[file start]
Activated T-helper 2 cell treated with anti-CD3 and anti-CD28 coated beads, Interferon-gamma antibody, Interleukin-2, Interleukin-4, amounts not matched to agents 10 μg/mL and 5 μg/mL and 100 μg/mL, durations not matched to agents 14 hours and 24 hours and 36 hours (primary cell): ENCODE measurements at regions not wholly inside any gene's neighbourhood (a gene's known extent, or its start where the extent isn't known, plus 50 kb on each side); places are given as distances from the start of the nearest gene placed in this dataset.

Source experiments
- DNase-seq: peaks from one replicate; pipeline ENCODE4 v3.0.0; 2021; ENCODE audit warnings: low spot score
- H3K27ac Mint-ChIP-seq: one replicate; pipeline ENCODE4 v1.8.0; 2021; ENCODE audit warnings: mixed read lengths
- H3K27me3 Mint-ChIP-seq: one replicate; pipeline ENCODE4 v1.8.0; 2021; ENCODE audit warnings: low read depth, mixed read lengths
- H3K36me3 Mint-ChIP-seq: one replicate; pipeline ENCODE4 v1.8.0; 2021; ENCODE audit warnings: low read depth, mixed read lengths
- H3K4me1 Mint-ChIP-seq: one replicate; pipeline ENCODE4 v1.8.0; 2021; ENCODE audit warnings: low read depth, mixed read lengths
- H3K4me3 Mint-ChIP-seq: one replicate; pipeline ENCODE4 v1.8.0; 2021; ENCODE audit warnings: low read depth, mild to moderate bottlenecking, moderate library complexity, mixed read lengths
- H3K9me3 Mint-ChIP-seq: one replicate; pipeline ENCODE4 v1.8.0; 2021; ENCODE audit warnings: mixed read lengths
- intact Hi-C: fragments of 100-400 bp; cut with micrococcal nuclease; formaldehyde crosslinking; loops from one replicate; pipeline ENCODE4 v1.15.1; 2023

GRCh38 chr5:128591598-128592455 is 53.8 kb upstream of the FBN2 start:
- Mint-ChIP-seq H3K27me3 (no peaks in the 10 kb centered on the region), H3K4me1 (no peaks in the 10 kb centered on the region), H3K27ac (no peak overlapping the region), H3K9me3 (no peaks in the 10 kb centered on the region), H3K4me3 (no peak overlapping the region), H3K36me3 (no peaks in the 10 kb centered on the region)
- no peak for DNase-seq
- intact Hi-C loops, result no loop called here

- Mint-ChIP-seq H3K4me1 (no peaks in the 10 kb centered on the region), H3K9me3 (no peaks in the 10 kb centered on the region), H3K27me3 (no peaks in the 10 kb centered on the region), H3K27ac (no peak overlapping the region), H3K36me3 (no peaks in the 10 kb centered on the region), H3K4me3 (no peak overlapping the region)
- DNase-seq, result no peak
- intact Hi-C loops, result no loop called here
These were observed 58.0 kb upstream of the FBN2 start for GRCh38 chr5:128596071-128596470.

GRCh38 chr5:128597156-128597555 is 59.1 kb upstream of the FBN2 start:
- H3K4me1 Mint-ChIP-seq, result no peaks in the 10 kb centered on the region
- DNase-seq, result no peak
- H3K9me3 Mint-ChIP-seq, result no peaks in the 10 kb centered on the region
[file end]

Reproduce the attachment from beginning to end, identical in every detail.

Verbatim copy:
Activated T-helper 2 cell treated with anti-CD3 and anti-CD28 coated beads, Interferon-gamma antibody, Interleukin-2, Interleukin-4, amounts not matched to agents 10 μg/mL and 5 μg/mL and 100 μg/mL, durations not matched to agents 14 hours and 24 hours and 36 hours (primary cell): ENCODE measurements at regions not wholly inside any gene's neighbourhood (a gene's known extent, or its start where the extent isn't known, plus 50 kb on each side); places are given as distances from the start of the nearest gene placed in this dataset.

Source experiments
- DNase-seq: peaks from one replicate; pipeline ENCODE4 v3.0.0; 2021; ENCODE audit warnings: low spot score
- H3K27ac Mint-ChIP-seq: one replicate; pipeline ENCODE4 v1.8.0; 2021; ENCODE audit warnings: mixed read lengths
- H3K27me3 Mint-ChIP-seq: one replicate; pipeline ENCODE4 v1.8.0; 2021; ENCODE audit warnings: low read depth, mixed read lengths
- H3K36me3 Mint-ChIP-seq: one replicate; pipeline ENCODE4 v1.8.0; 2021; ENCODE audit warnings: low read depth, mixed read lengths
- H3K4me1 Mint-ChIP-seq: one replicate; pipeline ENCODE4 v1.8.0; 2021; ENCODE audit warnings: low read depth, mixed read lengths
- H3K4me3 Mint-ChIP-seq: one replicate; pipeline ENCODE4 v1.8.0; 2021; ENCODE audit warnings: low read depth, mild to moderate bottlenecking, moderate library complexity, mixed read lengths
- H3K9me3 Mint-ChIP-seq: one replicate; pipeline ENCODE4 v1.8.0; 2021; ENCODE audit warnings: mixed read lengths
- intact Hi-C: fragments of 100-400 bp; cut with micrococcal nuclease; formaldehyde crosslinking; loops from one replicate; pipeline ENCODE4 v1.15.1; 2023

GRCh38 chr5:128591598-128592455 is 53.8 kb upstream of the FBN2 start:
- Mint-ChIP-seq H3K27me3 (no peaks in the 10 kb centered on the region), H3K4me1 (no peaks in the 10 kb centered on the region), H3K27ac (no peak overlapping the region), H3K9me3 (no peaks in the 10 kb centered on the region), H3K4me3 (no peak overlapping the region), H3K36me3 (no peaks in the 10 kb centered on the region)
- no peak for DNase-seq
- intact Hi-C loops, result no loop called here

- Mint-ChIP-seq H3K4me1 (no peaks in the 10 kb centered on the region), H3K9me3 (no peaks in the 10 kb centered on the region), H3K27me3 (no peaks in the 10 kb centered on the region), H3K27ac (no peak overlapping the region), H3K36me3 (no peaks in the 10 kb centered on the region), H3K4me3 (no peak overlapping the region)
- DNase-seq, result no peak
- intact Hi-C loops, result no loop called here
These were observed 58.0 kb upstream of the FBN2 start for GRCh38 chr5:128596071-128596470.

GRCh38 chr5:128597156-128597555 is 59.1 kb upstream of the FBN2 start:
- H3K4me1 Mint-ChIP-seq, result no peaks in the 10 kb centered on the region
- DNase-seq, result no peak
- H3K9me3 Mint-ChIP-seq, result no peaks in the 10 kb centered on the region